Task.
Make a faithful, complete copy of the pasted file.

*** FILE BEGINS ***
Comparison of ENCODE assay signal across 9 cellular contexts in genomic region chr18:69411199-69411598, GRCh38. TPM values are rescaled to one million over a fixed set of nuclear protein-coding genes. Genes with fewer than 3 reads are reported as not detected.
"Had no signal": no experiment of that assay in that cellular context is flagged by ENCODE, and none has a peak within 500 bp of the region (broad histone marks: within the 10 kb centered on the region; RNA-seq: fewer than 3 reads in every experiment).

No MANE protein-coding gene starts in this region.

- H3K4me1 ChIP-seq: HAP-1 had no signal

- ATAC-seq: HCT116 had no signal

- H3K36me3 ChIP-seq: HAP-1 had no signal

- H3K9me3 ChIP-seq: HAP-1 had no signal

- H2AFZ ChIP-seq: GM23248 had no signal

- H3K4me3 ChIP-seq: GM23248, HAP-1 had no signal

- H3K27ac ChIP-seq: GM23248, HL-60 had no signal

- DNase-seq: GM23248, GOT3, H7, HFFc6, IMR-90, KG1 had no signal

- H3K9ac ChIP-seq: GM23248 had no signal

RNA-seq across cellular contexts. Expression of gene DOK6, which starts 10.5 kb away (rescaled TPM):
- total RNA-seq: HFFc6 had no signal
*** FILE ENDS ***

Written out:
Comparison of ENCODE assay signal across 9 cellular contexts in genomic region chr18:69411199-69411598, GRCh38. TPM values are rescaled to one million over a fixed set of nuclear protein-coding genes. Genes with fewer than 3 reads are reported as not detected.
"Had no signal": no experiment of that assay in that cellular context is flagged by ENCODE, and none has a peak within 500 bp of the region (broad histone marks: within the 10 kb centered on the region; RNA-seq: fewer than 3 reads in every experiment).

No MANE protein-coding gene starts in this region.

- H3K4me1 ChIP-seq: HAP-1 had no signal

- ATAC-seq: HCT116 had no signal

- H3K36me3 ChIP-seq: HAP-1 had no signal

- H3K9me3 ChIP-seq: HAP-1 had no signal

- H2AFZ ChIP-seq: GM23248 had no signal

- H3K4me3 ChIP-seq: GM23248, HAP-1 had no signal

- H3K27ac ChIP-seq: GM23248, HL-60 had no signal

- DNase-seq: GM23248, GOT3, H7, HFFc6, IMR-90, KG1 had no signal

- H3K9ac ChIP-seq: GM23248 had no signal

RNA-seq across cellular contexts. Expression of gene DOK6, which starts 10.5 kb away (rescaled TPM):
- total RNA-seq: HFFc6 had no signal